How to Burn Calories While You Work

office exerciseOne of the reasons why we gain weight is because we spend eight hours or more sitting at our desks at work.

However, finding the time to workout is difficult for people with hectic schedules. Fortunately there’s a way for the working crowd to get some exercise while at work.

Aside from parking your car at the farthest corner of your office parking lot or taking the stairs instead of the elevator, there are other ways to get some exercise the office. The Mayo Clinic recommends the following "moves" to burn calories on the job.

Take advantage of your commute

Instead of driving or riding the bus, why not walk or bike to work. If you live quite far and really have to take the bus, get off a few blocks from your office and walk the rest of the way.

Find opportunities to stand

Standing burns more calories than sitting. You can switch to a standing desk, a high table or counter. You can also eat lunch standing up. Avoid sitting down immediately after eating. Instead of sending instant messages, e-mails or making phone calls, walk to your colleagues’ desks or to other offices. You may even station your filing cabinet at the far end of your cubicle so you’ll have to stand to retrieve files.

Take fitness breaks

Take brisk walks during breaks instead of hanging out – with snacks – in the pantry or lounge. You can also do some light stretching. You can try pulling your chin down toward your chest until you feel a stretch along your nape. Or you can slowly try to bring your shoulders up toward your ears. You may also try stretching out your legs under your desk and slowly reach for your toes until you feel a stretch along your back.

Switch your office chair for a fitness ball

A firmly inflated fitness ball can sub for your office chair. You will tone your core muscles just sitting at your desk. You will also improve your balance. When you have time, you can use your fitness ball to do crunches, wall squats or other exercises during the day.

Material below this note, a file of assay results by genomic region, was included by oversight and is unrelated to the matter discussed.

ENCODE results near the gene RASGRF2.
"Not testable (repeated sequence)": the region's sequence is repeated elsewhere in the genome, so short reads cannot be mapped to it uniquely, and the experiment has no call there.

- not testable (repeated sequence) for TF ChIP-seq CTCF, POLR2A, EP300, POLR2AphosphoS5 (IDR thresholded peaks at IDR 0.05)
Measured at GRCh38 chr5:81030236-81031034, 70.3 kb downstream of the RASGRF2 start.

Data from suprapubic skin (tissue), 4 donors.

Keep exercise equipment in your cubicle

Keep resistance cords or small hand weights or dumbbells in your desk drawer. Do arm exercises during your break or in between tasks.

Go out

Ask colleagues if they would like to have a lunchtime walk. You’d be surprised to find how many people welcome the opportunity to stretch their legs and aching backs. You can suggest making this lunchtime a walk a regular thing. You can hold each other accountable for regular exercise and offer each other support.

Hold meetings on the go

Schedule walking meetings when possible. You can do laps inside your building, or outside if the weather permits.

Step on it

If your job involves walking or if it offers plenty of opportunities to walk, do it faster. Take long, easy strides and breathe freely when you walk.

Traveling and planning

If your job involves traveling, don’t let your exercise routine take a back seat. If your flight is delayed, take a brisk walk around the airport. Check if your hotel has gym or exercise facilities. You can also bring your exercise equipment on trips that are easy to pack, such as jump-ropes or resistance cords. Even without equipment, you can still work out. Do crunches, jumping jacks or stretches in your hotel room.

Try a treadmill desk

If you can comfortably do your work on above a treadmill, do so. You can improvise by placing your computer on a stand, with its peripherals on the table. Or you can go for a specialized treadmill-ready vertical desk. According to Mayo Clinic researchers, overweight office employees who "replace sitting computer time with walking computer time" can lose approximately 44 to 66 pounds (20 to 30 kilograms) in a year. You don’t need to walk briskly or break a sweat. Of course, the faster you walk the more calories you will burn.